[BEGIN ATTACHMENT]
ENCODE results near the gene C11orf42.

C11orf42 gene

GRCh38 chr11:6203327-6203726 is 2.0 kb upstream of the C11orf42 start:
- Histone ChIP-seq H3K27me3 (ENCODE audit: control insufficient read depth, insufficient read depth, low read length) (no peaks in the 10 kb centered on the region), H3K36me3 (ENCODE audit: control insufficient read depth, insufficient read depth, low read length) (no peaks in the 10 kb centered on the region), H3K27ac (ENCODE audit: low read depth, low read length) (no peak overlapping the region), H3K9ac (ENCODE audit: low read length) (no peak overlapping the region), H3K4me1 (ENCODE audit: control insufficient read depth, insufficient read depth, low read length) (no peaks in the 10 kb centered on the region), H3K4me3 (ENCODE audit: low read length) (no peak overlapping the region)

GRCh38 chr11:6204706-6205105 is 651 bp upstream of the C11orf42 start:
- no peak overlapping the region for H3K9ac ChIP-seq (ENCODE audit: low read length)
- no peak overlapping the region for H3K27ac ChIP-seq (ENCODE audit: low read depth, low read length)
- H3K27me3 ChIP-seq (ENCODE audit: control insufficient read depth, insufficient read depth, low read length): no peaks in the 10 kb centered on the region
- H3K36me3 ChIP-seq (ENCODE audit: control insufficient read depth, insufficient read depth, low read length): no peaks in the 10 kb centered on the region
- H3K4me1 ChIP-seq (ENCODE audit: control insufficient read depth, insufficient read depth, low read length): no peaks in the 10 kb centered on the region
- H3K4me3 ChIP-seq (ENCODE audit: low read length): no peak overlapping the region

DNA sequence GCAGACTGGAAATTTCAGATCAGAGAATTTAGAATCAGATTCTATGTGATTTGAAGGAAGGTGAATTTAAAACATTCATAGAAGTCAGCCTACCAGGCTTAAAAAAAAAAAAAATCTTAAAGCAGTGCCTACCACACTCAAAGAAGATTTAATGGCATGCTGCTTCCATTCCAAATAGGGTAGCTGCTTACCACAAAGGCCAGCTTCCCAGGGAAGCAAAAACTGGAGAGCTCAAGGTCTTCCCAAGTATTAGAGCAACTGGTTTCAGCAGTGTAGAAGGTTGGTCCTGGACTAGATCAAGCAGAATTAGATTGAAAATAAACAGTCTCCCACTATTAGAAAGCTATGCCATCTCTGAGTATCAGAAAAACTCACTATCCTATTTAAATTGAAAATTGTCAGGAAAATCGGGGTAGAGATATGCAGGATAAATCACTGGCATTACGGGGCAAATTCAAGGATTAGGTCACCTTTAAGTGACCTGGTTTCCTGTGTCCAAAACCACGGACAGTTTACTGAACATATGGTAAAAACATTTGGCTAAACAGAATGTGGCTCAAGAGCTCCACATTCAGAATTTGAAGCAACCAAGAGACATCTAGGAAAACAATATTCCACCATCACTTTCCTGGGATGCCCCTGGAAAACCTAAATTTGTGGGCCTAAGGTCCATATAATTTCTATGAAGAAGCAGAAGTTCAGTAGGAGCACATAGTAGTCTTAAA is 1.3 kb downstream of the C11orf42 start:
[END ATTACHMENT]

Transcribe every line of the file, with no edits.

ENCODE results near the gene C11orf42.

C11orf42 gene

GRCh38 chr11:6203327-6203726 is 2.0 kb upstream of the C11orf42 start:
- Histone ChIP-seq H3K27me3 (ENCODE audit: control insufficient read depth, insufficient read depth, low read length) (no peaks in the 10 kb centered on the region), H3K36me3 (ENCODE audit: control insufficient read depth, insufficient read depth, low read length) (no peaks in the 10 kb centered on the region), H3K27ac (ENCODE audit: low read depth, low read length) (no peak overlapping the region), H3K9ac (ENCODE audit: low read length) (no peak overlapping the region), H3K4me1 (ENCODE audit: control insufficient read depth, insufficient read depth, low read length) (no peaks in the 10 kb centered on the region), H3K4me3 (ENCODE audit: low read length) (no peak overlapping the region)

GRCh38 chr11:6204706-6205105 is 651 bp upstream of the C11orf42 start:
- no peak overlapping the region for H3K9ac ChIP-seq (ENCODE audit: low read length)
- no peak overlapping the region for H3K27ac ChIP-seq (ENCODE audit: low read depth, low read length)
- H3K27me3 ChIP-seq (ENCODE audit: control insufficient read depth, insufficient read depth, low read length): no peaks in the 10 kb centered on the region
- H3K36me3 ChIP-seq (ENCODE audit: control insufficient read depth, insufficient read depth, low read length): no peaks in the 10 kb centered on the region
- H3K4me1 ChIP-seq (ENCODE audit: control insufficient read depth, insufficient read depth, low read length): no peaks in the 10 kb centered on the region
- H3K4me3 ChIP-seq (ENCODE audit: low read length): no peak overlapping the region

DNA sequence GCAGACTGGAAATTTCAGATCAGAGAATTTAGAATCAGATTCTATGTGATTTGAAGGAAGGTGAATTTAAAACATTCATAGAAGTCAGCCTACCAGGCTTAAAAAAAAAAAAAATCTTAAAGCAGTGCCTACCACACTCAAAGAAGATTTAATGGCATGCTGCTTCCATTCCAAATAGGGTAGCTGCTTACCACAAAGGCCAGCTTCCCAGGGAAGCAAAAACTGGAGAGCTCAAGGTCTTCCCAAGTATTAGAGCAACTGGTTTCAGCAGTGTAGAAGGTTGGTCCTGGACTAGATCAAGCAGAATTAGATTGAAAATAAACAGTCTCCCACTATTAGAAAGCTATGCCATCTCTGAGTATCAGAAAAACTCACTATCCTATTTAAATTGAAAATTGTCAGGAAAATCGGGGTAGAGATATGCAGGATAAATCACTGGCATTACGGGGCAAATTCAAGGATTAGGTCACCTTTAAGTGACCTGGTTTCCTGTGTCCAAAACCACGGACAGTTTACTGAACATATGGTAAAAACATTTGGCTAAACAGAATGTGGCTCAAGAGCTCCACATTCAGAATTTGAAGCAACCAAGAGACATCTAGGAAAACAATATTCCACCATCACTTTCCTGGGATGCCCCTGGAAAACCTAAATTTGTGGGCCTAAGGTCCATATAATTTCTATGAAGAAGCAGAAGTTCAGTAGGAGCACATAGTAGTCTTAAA is 1.3 kb downstream of the C11orf42 start: